Warmly balanced, musically malleable and consistent in execution, they responded superbly to Wayne Ruston’s intelligent direction. Leading lines were neatly shaped, the percussion added colour and the dynamic ensemble contrasts were coherent and contained.
The winner’s cheque could have been made out to the band treasurer almost as soon as they walked off stage.
Plenty to admire
Elsewhere there was also plenty to admire with the overall quality of the communion of saintly contenders - with each band producing solidly delivered, well led performances (aided by some cracking solo contributions) on a work that was curiously more earnest than you would have imagined from someone like Goff Richards.
Each of the Saints in question seemed to be a man of rather pious inspiration.
Little to choose
There was little to choose between the prize winners - although both Pleasley and Tewkesbury may have been left wondering just how bad their musical sins were to end seventh and joint 10th respectively.
A confident, robust approach seemed to find favour in the box, with Christine Lippeatt’s excellent direction and management of resources seeing her young band at Sherwood Forest Brass eventually come runner- up, with Tom Haslam drawing out a solidly portrayed triptych with Greenfield to end third.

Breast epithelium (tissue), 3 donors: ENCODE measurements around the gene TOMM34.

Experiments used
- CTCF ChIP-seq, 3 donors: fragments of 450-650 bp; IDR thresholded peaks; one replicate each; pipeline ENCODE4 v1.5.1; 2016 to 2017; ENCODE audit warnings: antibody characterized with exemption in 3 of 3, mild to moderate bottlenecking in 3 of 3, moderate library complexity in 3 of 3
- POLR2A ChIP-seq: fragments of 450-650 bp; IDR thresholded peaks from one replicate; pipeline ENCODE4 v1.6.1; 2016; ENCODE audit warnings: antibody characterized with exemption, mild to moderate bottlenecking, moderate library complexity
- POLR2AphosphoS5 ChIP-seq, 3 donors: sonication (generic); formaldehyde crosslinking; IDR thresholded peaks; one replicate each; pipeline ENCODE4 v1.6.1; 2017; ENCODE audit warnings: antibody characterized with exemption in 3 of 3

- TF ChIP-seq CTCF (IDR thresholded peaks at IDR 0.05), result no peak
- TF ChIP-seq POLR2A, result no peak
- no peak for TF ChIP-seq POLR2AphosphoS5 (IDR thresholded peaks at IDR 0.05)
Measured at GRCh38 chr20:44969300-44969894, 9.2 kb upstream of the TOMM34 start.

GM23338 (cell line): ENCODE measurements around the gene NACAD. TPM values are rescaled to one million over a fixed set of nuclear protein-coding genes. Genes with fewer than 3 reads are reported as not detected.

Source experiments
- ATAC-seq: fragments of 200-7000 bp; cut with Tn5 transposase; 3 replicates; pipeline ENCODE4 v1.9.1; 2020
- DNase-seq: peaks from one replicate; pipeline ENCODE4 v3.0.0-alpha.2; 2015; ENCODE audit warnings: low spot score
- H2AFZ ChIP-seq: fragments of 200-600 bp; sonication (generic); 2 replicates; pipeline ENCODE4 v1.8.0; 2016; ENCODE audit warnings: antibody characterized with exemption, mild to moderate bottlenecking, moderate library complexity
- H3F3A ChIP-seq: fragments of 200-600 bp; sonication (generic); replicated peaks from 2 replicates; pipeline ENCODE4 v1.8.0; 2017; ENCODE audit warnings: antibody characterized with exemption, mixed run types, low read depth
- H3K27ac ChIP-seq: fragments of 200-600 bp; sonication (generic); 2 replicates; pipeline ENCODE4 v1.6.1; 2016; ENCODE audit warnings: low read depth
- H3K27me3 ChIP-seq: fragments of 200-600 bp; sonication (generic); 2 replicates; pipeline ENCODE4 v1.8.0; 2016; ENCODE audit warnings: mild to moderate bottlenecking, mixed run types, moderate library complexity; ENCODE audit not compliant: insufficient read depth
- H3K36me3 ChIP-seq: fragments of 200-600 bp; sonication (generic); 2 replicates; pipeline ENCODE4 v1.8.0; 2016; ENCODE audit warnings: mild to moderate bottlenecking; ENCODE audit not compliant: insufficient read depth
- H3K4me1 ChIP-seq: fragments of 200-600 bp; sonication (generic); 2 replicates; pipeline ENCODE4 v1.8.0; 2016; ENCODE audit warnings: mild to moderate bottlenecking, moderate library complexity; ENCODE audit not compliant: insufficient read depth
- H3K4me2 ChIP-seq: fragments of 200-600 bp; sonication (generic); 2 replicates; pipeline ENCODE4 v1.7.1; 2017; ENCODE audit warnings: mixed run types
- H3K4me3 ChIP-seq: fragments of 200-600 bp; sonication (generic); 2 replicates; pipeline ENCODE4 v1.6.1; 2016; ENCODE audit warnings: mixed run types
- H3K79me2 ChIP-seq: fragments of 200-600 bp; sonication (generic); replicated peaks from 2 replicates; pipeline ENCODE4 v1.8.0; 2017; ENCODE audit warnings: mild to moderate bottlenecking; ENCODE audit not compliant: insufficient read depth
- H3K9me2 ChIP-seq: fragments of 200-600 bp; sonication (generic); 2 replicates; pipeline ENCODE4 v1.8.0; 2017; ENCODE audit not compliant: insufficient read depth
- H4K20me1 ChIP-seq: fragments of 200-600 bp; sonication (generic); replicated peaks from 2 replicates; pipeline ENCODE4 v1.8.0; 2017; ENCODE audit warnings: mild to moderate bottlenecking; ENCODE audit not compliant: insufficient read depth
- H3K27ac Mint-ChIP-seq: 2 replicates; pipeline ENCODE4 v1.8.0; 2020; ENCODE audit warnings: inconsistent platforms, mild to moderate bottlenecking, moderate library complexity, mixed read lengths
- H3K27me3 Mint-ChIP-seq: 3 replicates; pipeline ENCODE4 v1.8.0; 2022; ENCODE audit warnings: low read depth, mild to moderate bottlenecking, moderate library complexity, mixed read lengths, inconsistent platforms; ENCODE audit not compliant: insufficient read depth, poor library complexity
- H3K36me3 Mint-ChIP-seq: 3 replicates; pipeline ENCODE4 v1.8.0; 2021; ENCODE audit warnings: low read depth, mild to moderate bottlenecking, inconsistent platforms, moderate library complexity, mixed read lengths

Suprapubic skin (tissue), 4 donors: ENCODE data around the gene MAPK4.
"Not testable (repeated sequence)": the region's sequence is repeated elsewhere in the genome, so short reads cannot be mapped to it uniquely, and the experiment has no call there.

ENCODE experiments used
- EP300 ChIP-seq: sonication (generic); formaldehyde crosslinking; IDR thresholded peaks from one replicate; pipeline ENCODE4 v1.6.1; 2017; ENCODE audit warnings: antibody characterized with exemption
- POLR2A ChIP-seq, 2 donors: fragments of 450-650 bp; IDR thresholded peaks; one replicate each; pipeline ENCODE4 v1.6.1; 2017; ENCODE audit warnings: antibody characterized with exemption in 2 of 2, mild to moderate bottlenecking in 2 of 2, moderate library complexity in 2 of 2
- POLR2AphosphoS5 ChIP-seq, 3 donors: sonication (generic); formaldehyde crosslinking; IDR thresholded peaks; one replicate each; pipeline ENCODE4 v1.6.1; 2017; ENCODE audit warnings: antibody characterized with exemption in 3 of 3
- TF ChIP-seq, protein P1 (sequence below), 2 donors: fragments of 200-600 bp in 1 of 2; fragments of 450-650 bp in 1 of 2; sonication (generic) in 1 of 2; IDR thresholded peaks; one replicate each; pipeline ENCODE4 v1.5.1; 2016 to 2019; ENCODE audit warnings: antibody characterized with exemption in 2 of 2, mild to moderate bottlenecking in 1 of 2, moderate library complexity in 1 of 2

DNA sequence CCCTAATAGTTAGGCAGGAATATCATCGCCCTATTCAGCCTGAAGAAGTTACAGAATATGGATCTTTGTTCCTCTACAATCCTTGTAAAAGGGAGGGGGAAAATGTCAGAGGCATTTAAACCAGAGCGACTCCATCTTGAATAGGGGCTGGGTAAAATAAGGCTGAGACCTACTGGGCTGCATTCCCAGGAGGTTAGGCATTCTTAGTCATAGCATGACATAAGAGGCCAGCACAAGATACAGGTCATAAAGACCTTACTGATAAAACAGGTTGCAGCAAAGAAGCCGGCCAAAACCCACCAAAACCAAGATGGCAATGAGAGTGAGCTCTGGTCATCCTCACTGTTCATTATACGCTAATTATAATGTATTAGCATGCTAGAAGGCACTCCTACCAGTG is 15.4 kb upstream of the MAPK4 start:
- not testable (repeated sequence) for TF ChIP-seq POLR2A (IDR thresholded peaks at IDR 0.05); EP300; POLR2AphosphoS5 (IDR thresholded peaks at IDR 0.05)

Hearts and minds
Meanwhile, hearts and minds would surely have been elsewhere after Kevin Holdgate did a great job in leading Whitwell Brass into a well deserved fourth place.
Their popular MD Alan Needham is currently in hospital undergoing serious medical treatment, but the players did him proud and will have surely have boosted his recovery by their determined efforts.
Many of the same ingredients were on show with the coherent accounts of Banovallum and Maltby Miners, whilst just behind came a host of purposeful renditions, with many more plus points than minus ones from the likes of Royston Town and Brighton & Hove City Brass - both of which held promise for the Area battles to come.
Although Pleasley and Tewkesbury may have to invest in some contest indulgences from their local parish priests before the Areas after their persuasive efforts didn’t quite find the favour, it was good to see a confident debutant in East Coast Brass produce a performance under Paul Speed that should provide a solid foundation for future success.
In the end though it was Ifton who took the adjudicator’s blessing with more than a little to spare.
The telephone number to the Papal Palace in Rome is already on speed dial...